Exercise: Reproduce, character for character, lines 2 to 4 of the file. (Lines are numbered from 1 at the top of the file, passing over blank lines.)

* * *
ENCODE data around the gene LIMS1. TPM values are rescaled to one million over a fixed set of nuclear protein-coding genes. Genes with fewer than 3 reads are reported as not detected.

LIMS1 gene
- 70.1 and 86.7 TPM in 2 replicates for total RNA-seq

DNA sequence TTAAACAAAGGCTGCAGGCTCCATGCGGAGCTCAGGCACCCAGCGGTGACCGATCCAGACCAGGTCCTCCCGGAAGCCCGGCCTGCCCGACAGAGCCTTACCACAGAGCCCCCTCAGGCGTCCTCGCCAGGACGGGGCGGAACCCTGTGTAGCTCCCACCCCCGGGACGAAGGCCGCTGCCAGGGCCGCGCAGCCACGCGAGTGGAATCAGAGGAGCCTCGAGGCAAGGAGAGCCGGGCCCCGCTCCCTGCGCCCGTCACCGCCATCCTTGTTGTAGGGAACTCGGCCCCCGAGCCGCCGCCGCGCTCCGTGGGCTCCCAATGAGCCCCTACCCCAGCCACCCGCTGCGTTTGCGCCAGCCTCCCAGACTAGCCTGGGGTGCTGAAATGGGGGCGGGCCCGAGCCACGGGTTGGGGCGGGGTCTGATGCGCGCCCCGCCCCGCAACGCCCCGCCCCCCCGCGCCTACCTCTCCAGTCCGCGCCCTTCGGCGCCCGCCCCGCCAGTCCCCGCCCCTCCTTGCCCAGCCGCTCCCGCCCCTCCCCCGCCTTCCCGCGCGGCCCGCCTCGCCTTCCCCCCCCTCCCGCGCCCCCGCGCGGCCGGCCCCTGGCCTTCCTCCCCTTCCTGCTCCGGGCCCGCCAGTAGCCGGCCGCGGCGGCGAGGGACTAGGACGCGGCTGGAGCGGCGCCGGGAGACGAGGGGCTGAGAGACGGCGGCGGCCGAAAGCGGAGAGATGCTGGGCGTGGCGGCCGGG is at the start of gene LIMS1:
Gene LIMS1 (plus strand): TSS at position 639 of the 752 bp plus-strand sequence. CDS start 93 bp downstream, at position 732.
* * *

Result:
LIMS1 gene
- 70.1 and 86.7 TPM in 2 replicates for total RNA-seq

DNA sequence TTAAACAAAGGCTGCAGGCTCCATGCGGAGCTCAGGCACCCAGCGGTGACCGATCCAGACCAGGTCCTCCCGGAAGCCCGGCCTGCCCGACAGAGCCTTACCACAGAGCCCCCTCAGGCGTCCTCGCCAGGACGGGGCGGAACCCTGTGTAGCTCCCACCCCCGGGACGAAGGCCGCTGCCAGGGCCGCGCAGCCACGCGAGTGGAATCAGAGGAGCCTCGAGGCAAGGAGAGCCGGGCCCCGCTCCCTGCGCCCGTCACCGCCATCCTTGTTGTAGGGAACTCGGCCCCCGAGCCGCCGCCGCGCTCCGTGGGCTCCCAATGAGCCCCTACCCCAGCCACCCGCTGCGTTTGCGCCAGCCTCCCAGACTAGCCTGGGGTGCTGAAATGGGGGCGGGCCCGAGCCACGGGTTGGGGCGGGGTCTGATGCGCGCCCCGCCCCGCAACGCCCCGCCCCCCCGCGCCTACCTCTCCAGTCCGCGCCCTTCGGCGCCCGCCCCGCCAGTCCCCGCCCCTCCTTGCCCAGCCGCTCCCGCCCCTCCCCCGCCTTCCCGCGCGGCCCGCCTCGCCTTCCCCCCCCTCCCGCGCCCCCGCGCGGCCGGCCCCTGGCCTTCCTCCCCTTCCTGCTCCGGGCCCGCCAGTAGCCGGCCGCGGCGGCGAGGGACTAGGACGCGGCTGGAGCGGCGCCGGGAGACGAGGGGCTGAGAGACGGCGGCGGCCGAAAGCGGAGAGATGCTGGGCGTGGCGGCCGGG is at the start of gene LIMS1: